A pro team, and a soccer-specific stadium. It's no secret that those twin goals have long been at the top of the wish list for the Austin soccer community. And there was some serious action on that front this week, as: A local project group stepped up its efforts aimed at building a stadium and bringing in an MLS franchise; the existing Austin Aztex franchise reiterated its long-stated plan to move up to the pro ranks and, yes, get a stadium built; and Mayor Pro Tem Sheryl Cole took the lead in preparing a City Council resolution in support of such efforts.
The current flurry of activity was kicked off by Michael Wilt, who has a history in local development, planning, and Democratic Party circles, and is one of the principles in a group which incorporated on Wednesday as Austin FC, LLC. Among the various contacts he's been making, he's talked to several City Council members about how the city could aid the process – though he vows he won't be asking for any local public funding.
For his part, Aztex founder David Markley didn't want to comment publicly about what the Aztex are working on currently, but he called this "a very beneficial development," and pointed toward the team's mission statement, which says in part: "We will also work with community leaders to be a catalyst for a soccer specific stadium, but first we will establish the economic viability of our franchise to support this future goal."
Meanwhile, Major League Soccer continues to drop hints about future expansion sites, and Austin keeps getting mentioned as an A-list option (see "Soccer Watch," Dec. 6, 2013) – though the prerequisites remain the same: a solid ownership group and a Downtown stadium.
MPT Cole's office has been taking meetings, and working on a City Council resolution that [in its draft version] "directs the City Manager to work with necessary stakeholders including Major League Soccer, the Aztex, neighborhood groups, the University of Texas, and identify other probable stakeholders to (1) identify the economic feasibility of a Major League Soccer franchise in Austin, and (2) identify potential sites that take into account the traffic impact and impact on surrounding neighborhoods."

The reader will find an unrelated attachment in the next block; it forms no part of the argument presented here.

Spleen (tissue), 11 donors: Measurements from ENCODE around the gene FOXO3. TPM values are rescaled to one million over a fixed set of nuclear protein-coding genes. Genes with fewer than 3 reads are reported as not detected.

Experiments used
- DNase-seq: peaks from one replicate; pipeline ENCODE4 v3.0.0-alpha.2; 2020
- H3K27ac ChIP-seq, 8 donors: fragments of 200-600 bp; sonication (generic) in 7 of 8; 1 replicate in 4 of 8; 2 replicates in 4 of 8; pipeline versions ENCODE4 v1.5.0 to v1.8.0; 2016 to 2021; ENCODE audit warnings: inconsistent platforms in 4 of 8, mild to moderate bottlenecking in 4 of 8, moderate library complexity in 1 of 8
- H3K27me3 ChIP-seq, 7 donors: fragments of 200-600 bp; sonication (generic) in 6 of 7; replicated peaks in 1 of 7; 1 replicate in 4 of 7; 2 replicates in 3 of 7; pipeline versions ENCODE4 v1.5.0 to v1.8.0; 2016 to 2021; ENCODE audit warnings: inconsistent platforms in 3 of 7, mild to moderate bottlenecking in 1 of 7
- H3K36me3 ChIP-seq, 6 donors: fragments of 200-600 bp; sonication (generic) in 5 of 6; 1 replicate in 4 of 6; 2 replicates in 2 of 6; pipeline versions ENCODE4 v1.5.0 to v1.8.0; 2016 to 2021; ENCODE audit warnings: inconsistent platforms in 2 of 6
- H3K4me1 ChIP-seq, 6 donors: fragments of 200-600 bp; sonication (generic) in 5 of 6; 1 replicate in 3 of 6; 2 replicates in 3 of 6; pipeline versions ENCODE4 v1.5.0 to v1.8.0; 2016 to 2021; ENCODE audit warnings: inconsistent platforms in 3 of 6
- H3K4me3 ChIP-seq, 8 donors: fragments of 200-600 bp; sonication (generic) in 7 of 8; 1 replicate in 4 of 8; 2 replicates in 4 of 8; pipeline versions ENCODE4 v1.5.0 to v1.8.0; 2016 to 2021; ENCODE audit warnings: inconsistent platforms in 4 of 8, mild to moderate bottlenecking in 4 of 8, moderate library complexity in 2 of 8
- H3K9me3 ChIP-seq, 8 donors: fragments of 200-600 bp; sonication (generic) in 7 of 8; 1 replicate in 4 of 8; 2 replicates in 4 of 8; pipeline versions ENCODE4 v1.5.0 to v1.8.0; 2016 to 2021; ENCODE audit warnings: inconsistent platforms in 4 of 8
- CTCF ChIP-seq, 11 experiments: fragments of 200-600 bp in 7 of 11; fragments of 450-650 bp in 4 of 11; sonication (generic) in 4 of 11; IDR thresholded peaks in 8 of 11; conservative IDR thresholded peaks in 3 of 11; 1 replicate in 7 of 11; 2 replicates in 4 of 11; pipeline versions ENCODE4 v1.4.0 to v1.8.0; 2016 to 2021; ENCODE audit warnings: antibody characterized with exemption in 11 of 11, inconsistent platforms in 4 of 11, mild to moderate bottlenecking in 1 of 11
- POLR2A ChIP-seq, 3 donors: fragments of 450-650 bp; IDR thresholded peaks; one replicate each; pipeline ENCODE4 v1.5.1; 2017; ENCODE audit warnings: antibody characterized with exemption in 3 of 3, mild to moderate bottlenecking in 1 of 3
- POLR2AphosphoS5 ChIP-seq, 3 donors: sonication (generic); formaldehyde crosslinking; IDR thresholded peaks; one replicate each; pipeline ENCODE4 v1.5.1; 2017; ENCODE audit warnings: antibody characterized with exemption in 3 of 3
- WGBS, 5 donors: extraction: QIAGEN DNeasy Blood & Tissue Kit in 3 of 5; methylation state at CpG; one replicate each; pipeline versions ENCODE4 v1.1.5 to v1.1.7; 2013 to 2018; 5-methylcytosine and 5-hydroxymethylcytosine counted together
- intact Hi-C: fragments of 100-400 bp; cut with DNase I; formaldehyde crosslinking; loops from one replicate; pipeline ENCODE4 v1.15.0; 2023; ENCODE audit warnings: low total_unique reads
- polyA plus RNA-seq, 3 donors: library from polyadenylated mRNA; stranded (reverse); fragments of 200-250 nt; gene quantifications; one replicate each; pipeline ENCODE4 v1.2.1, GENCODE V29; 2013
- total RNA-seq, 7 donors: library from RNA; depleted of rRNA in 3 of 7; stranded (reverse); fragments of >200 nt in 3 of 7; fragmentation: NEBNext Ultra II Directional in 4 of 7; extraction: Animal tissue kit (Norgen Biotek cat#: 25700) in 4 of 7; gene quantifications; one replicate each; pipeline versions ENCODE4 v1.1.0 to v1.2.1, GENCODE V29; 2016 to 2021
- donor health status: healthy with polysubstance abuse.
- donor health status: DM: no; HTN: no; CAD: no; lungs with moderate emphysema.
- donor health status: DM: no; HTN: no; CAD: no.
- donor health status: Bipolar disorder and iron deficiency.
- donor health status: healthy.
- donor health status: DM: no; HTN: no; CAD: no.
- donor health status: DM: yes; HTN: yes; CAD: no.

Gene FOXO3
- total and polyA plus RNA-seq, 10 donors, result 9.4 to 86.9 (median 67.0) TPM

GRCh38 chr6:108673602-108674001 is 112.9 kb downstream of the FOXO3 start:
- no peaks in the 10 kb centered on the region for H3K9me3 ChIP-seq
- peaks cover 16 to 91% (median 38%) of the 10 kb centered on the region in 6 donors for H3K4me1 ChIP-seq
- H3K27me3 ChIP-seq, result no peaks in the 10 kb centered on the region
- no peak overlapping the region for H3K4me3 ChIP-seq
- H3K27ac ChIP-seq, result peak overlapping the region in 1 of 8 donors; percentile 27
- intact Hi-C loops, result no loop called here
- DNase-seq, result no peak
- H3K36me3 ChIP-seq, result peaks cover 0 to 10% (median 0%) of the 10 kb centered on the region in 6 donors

One of those stakeholders, presumably, might be Mark Pannes of Raptor Accelerator, part of the group which owns AS Roma, and is about to unveil one of the most anticipated stadium projects in the world, in a city that knows a thing or two about sports coliseums – not to mention bureaucratic red tape and neighborhood politics. It is not lost on anyone that the man who is overseeing that project for Raptor is right here in Austin.
There are some serious money figures being thrown around: $100 million for an MLS franchise, another $100 million for a stadium, and another $30 million if you want to put on a retractable roof to enable indoor events (such as UT basketball, which is looking for a home for when the Erwin Center is torn down to make way for the new medical school). That's a whole lot of moving parts, and there will be a lot more drama before any ground is broken – but, hey, the game is afoot. Let's see where it goes.
I did promise to post here a preliminary draft of the resolution being prepared for consideration by the City Council, but with revisions still ongoing, Mayor Pro Tem Cole's office requested that not be publicized at this time, to avoid confusion over what's in the current text. I'll update this as time allows.
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